Sunday, January 31, 2010

The Imaginarium of Dr. Parnassus

This 2009 flick was written and directed by Terry Gilliam, who also did the animation and art direction. Tom Waits is in it and plays the devil. If you heard those statements and either they mean nothing to you or make you not want to see this flick already, the you probably don’t need to read the rest of this review and you probably won’t much care for the film. If, however, you read those statements and instantly know, like me, that you will see this movie and already know you’re probably going to love it, then you too probably don’t need to read more.

For the rest of you…

A man named Parnassus, played fantastically by Christopher Plummer, became an incredibly powerful monk, so powerful, in fact, that he gained powers, not the least of which was the power of immortality. His likely only, and surely greatest, weakness is gambling. It seems he simply can’t stop himself. The Devil loves this problem of his and loves to exploit it as well. Here we are now in the present and Parnassus is a drunk, feeble, old (he lost his immortality in the 1940’s through yet another bet gone bad), loser of a man whose gambling problem has sent just about every aspect of his life down the tube.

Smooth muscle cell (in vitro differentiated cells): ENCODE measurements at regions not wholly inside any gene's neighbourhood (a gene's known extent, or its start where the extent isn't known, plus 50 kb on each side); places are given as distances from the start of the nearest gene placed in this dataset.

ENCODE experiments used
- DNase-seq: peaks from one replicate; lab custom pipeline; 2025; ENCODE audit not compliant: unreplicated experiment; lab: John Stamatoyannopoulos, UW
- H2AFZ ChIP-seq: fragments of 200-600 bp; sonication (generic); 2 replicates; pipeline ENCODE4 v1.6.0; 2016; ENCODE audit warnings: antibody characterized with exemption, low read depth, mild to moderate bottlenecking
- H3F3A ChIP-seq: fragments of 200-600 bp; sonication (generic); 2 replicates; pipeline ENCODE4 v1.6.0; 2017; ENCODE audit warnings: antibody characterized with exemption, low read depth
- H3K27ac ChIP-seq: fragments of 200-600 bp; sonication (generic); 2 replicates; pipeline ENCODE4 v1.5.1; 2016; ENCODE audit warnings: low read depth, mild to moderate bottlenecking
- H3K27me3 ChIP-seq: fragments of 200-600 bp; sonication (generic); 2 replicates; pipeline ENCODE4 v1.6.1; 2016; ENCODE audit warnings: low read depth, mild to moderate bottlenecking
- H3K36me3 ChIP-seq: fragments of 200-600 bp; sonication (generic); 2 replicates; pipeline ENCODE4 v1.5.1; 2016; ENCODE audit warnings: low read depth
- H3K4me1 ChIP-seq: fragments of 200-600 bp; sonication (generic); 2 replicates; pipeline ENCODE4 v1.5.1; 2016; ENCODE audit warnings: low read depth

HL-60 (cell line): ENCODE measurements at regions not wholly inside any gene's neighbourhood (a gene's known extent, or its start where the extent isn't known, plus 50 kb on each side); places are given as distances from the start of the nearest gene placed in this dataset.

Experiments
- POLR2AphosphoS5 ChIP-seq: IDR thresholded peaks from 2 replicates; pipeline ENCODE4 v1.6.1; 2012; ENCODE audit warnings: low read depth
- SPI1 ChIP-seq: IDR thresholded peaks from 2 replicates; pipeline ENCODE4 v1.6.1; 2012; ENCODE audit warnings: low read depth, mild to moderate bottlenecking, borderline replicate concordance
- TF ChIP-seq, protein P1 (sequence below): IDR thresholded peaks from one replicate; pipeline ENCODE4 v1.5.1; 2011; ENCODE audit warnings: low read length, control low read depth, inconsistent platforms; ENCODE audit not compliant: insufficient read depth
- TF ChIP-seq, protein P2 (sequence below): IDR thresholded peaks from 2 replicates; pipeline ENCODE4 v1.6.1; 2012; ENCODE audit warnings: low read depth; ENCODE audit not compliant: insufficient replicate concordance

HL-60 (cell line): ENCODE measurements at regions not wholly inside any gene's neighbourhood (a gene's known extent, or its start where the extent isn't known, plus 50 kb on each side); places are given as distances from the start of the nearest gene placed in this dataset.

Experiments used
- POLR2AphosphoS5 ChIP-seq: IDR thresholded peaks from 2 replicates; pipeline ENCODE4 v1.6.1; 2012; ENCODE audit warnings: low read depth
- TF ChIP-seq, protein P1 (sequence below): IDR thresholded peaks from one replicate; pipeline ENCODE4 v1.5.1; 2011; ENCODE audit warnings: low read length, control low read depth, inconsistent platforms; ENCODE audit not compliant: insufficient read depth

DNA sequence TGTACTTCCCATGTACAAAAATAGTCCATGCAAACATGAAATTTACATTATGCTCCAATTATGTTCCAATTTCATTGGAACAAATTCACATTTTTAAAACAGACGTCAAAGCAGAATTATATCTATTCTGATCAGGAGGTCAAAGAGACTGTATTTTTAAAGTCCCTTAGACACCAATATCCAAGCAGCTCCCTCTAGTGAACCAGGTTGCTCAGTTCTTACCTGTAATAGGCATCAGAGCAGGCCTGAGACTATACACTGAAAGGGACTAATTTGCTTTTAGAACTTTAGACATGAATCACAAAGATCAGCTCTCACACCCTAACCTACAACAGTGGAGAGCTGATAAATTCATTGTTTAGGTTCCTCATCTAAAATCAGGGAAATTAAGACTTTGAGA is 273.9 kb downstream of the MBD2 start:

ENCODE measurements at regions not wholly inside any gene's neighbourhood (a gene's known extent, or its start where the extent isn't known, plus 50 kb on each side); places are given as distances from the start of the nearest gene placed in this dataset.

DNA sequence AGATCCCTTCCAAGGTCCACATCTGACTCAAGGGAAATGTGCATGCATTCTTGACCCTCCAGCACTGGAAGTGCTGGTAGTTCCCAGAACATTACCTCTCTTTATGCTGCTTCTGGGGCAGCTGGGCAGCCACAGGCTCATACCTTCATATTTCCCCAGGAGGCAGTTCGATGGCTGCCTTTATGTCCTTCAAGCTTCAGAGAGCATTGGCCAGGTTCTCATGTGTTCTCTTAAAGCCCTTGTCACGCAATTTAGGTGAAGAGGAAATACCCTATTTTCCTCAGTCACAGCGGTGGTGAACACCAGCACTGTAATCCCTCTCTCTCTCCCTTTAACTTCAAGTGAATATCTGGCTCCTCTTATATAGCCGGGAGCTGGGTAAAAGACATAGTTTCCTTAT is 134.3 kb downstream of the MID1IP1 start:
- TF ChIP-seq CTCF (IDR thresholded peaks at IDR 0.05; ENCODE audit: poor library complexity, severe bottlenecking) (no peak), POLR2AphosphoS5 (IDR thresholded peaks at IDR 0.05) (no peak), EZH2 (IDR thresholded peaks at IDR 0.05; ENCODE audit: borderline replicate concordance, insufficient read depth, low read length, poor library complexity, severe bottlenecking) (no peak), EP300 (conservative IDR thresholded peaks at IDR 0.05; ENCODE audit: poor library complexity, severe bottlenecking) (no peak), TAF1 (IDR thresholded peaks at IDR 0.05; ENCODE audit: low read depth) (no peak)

Suddenly Parnassus’ group comes upon a man who can’t seem to remember his name or anything else and he enters the story as a choice for Parnassus. This supposed amnesiac named Tony may well be a manipulative con artist who seems wholly unconcerned with anyone but himself. Sounds a bit like what Parnassus has become, eh? Parnassus, see, has this mirror that people can walk through and see, essentially, their true thoughts come to life. I think it’s safe to say that, in Tony, Parnassus has found his mirror.

This movie was classic, as in 1980’s or before, Gilliam. It is imaginative, interesting, funny and engaging. I thought it was really great and I hope you all seek it out.

1 comment:

aptron said...

allright JP, I was on the fence but now I'll check it out for sure, thanks for the review